Conjugation

Conjugation enables bacteria to exchange genetic material because of tube-like connections called pili.

Conjugation is often likened to a form of sexual reproduction or mating, though it is merely a process by which donor bacteria deliver genetic material to recipient bacteria, utilizing tube-like connections called pili.

Bacteria often contain small circular, double-stranded DNA molecules that are termed plasmids. Bacterial plasmids are not connected to the main bacterial chromosomes and replicate independently. The donor bacterium contains conjugative or mobilizable genetic elements, usually a conjugative plasmid or episome plasmid that can integrate itself into the bacterial chromosome by genetic recombination. One such conjugative plasmid is called the F-plasmid. This is an episome about 100 thousand base-pairs in length, which carries its own origin of replication, called oriV. Most conjugative plasmids have systems ensuring that the recipient cell does not already contain a similar element, ensuring that there is only one copy of the F-plasmid in the F-positive bacterium. diagram of conjugation events diagram of molecular events

One cell contains an F-plasmid (pink), distinct from the prokaryotic genome (blue). The cell with an F-plasmid also possesses pili, which make contact with the F-negative cell, which does not have pili (top right diagram).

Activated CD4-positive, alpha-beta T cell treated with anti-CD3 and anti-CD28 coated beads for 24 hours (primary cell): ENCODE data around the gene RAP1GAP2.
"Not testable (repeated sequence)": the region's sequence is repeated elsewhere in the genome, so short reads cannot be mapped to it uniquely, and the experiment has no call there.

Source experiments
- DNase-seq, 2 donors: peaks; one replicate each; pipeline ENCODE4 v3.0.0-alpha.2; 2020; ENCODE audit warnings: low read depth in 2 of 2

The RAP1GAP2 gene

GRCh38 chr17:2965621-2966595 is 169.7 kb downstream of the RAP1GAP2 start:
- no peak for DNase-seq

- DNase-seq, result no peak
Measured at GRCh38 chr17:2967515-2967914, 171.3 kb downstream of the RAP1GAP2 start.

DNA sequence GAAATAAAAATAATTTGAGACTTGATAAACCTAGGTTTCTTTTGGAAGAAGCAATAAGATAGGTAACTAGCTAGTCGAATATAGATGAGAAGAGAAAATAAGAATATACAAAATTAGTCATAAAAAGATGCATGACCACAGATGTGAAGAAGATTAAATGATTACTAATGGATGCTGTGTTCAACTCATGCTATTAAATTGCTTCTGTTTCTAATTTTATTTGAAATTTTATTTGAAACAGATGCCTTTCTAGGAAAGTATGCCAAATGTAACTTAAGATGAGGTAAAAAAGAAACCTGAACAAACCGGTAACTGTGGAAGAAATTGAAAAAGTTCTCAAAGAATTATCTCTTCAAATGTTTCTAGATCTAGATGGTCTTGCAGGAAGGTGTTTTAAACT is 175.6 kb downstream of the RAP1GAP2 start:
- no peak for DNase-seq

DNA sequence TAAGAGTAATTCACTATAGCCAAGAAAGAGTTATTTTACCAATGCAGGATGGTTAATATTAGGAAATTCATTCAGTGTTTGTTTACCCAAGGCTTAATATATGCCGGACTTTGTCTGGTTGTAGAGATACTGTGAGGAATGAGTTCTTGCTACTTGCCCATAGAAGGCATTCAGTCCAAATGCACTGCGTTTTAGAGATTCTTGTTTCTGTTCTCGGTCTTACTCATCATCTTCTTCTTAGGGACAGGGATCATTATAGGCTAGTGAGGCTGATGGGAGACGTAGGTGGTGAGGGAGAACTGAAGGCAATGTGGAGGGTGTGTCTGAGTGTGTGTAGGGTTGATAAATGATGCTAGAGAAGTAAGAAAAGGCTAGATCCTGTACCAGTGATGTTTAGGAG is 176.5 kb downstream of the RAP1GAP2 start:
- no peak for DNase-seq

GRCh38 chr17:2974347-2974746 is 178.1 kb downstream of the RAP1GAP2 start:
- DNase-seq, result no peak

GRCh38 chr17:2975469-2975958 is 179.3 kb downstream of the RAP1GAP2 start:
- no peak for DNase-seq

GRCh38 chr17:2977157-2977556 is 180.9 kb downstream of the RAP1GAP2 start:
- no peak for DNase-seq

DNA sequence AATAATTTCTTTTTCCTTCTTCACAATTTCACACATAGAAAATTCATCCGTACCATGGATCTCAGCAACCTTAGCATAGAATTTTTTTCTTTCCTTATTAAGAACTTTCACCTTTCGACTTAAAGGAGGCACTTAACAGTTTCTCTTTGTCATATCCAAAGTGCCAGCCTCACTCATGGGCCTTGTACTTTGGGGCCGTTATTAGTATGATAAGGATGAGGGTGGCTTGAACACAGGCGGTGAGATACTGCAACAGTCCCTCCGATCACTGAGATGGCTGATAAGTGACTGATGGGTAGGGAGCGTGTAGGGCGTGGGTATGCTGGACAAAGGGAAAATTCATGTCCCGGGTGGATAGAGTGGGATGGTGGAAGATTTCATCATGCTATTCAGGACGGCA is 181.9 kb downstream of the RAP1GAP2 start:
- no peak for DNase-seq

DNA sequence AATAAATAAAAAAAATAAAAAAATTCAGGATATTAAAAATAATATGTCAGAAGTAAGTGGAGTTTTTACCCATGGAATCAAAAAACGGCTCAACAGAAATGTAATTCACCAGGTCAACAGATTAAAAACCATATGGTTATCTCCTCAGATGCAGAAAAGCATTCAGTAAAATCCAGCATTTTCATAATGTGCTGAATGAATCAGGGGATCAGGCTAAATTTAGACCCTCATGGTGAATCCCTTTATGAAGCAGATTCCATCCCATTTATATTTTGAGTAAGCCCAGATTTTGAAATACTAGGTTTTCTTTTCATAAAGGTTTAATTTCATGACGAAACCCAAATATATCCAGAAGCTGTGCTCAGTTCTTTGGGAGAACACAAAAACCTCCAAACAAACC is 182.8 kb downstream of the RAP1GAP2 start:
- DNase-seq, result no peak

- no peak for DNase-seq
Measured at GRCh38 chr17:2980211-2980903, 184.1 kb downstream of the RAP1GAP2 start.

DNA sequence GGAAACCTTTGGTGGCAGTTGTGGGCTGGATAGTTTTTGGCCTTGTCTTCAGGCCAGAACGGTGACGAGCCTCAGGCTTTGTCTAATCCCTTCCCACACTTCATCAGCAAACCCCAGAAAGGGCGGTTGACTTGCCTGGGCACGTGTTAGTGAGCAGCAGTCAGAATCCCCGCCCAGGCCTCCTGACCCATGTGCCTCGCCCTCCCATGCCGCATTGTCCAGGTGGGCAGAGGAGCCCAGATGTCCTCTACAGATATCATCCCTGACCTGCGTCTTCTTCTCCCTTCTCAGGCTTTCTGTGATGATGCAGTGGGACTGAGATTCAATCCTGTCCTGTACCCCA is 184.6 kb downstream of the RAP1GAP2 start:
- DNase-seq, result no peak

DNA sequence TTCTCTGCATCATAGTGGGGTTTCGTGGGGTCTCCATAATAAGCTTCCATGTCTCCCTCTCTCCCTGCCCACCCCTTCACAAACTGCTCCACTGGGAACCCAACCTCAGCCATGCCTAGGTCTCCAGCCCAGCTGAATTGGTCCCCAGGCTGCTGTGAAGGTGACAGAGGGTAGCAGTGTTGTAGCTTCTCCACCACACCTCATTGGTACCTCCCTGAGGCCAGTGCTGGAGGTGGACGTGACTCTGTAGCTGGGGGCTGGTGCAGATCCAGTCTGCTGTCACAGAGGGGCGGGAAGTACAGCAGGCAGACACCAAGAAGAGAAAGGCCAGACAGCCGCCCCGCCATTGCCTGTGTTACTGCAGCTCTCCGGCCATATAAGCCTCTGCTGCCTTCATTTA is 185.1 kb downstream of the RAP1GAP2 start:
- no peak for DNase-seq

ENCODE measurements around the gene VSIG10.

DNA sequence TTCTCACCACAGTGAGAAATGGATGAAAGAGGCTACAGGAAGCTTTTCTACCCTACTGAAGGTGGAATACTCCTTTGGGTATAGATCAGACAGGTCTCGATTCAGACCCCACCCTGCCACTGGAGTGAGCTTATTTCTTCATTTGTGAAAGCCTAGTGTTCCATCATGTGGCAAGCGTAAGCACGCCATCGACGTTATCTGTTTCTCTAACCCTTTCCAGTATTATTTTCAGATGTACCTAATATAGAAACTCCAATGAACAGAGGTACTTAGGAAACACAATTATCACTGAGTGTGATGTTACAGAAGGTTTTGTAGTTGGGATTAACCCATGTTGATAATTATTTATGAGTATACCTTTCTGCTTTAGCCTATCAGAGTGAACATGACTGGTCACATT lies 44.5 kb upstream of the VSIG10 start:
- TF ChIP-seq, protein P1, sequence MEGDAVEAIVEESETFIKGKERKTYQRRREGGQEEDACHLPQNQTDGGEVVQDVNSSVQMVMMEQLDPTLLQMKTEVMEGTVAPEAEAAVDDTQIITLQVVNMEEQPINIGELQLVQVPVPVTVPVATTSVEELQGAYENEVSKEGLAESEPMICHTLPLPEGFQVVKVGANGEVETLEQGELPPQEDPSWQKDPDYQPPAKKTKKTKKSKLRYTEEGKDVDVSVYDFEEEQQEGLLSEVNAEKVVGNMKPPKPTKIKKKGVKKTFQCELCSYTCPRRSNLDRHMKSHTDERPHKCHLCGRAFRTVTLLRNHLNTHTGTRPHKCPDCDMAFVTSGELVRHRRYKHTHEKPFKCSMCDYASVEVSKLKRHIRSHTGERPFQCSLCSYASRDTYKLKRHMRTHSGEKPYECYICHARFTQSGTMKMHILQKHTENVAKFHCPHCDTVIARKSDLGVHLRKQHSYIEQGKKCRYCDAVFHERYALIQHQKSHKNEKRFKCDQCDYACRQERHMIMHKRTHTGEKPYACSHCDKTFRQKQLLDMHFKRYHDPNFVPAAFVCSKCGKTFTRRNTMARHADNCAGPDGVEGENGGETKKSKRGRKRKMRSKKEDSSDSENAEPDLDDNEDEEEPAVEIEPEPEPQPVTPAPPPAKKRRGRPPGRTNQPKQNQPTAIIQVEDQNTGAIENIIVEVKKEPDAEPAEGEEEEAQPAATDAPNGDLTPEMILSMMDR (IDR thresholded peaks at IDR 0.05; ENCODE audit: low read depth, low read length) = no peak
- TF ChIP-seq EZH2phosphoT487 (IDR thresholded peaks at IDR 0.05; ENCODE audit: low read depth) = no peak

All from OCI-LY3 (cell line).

The middle diagram (right) indicates passage of genetic material through a pilum from the F+ bacterium to a F- bacterium. This mechanism is under debate. (Compare with a 27,000 x magnification tem image tem conjugation E. coli)



Transfer through the pili (middle, right) may not be a strictly accurate depiction of the actual transfer mechanism. The mechanism utilizes proteins coded by the tra or trb loci, and these may open a channel between the bacteria (bottom diagram). In this case, the pili are probably utilized to anchor and draw together the donor and recipient bacteria (top diagram). (Compare with conjugation in alga Conjugation of Spirogyra and a protist Conjugation of Paramecium.)

Once conjugation has been initiated by a mating signal, a complex of proteins called the relaxosome opens up one plasmid DNA strand at the origin of transfer, or oriT. The relaxosome system of the F-plasmid system comprises proteins TraI, TraY, TraM, and a protein that functions as the integrated host factor, IHF. The transferred strand – the T-strand – is unwound from the duplex before transfer into the recipient bacterium in a 5'-terminus to 3'-terminus direction. The remaining strand is replicated. Replication in concert with conjugation is termed conjugative replication, and is similar to the rolling circle replication of lambda phage. Replication may also occur independent of conjugative action – this is vegetative replication, and begins at the oriV.

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